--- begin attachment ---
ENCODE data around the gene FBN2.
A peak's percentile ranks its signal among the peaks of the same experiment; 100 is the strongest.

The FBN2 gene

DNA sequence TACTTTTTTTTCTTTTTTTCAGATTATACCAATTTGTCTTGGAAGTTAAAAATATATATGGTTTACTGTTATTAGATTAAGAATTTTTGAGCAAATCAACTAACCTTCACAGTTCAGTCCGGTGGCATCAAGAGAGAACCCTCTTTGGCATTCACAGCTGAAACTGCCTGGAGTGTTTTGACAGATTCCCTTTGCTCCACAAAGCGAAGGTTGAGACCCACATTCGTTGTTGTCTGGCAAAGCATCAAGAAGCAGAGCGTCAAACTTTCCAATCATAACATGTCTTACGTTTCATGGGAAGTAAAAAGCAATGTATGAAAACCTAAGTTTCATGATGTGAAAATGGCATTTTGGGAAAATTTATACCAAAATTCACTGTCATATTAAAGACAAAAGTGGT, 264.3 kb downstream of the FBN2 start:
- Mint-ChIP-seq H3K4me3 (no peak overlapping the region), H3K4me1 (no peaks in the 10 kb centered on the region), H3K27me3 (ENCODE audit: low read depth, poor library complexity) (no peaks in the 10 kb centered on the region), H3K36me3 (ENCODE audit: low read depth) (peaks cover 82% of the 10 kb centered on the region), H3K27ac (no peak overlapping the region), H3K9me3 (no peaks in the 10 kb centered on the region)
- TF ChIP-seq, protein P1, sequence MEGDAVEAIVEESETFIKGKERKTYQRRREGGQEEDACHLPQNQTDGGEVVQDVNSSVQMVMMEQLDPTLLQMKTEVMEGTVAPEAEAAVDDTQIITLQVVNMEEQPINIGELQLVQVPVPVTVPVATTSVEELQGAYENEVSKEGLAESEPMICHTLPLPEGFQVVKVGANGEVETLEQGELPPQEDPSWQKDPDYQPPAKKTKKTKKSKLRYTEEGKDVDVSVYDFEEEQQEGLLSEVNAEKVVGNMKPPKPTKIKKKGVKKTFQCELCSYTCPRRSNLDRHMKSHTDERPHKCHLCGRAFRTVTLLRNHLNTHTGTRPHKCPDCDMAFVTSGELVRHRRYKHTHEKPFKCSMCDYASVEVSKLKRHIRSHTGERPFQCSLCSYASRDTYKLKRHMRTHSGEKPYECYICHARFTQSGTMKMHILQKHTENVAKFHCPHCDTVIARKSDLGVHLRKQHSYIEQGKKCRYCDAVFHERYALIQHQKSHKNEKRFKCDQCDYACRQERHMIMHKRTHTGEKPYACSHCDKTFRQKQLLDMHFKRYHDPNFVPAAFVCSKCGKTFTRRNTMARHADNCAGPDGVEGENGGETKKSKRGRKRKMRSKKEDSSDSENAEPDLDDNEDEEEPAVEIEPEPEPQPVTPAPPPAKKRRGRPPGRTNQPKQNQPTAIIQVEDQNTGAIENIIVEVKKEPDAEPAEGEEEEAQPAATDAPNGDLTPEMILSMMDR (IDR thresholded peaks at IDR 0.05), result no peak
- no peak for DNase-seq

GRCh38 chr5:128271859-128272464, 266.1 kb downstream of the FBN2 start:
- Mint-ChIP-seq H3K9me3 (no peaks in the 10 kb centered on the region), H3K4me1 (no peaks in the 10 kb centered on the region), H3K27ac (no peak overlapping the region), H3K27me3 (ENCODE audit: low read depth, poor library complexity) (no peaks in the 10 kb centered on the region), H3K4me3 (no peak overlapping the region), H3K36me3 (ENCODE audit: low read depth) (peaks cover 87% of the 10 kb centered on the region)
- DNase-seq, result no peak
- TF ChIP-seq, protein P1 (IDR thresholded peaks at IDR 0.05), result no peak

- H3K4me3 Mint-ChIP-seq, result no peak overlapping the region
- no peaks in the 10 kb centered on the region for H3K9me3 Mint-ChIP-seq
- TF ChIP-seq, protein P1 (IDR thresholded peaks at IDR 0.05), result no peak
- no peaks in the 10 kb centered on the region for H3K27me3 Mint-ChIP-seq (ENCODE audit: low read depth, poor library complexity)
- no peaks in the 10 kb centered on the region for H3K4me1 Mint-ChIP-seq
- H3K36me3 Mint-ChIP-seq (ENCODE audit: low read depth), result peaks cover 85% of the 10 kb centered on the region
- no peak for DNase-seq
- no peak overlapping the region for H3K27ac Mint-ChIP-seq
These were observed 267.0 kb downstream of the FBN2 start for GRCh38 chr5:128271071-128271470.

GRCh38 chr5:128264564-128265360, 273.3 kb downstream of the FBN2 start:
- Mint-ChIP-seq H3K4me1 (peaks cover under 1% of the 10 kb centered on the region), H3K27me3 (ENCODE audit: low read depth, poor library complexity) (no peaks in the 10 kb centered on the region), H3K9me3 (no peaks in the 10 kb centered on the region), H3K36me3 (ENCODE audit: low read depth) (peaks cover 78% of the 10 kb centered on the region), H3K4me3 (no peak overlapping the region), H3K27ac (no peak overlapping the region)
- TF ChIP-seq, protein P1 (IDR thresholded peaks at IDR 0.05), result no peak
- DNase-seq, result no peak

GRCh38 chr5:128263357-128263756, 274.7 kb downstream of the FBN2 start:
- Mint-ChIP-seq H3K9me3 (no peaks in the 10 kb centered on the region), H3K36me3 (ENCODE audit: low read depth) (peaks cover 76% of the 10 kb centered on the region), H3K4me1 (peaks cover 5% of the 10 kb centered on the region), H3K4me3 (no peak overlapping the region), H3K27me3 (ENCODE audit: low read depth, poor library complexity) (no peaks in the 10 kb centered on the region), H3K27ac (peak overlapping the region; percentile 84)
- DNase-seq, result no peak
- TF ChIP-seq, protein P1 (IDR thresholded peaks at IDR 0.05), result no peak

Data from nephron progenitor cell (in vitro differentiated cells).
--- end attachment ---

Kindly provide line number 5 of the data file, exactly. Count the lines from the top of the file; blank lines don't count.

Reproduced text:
- Mint-ChIP-seq H3K4me3 (no peak overlapping the region), H3K4me1 (no peaks in the 10 kb centered on the region), H3K27me3 (ENCODE audit: low read depth, poor library complexity) (no peaks in the 10 kb centered on the region), H3K36me3 (ENCODE audit: low read depth) (peaks cover 82% of the 10 kb centered on the region), H3K27ac (no peak overlapping the region), H3K9me3 (no peaks in the 10 kb centered on the region)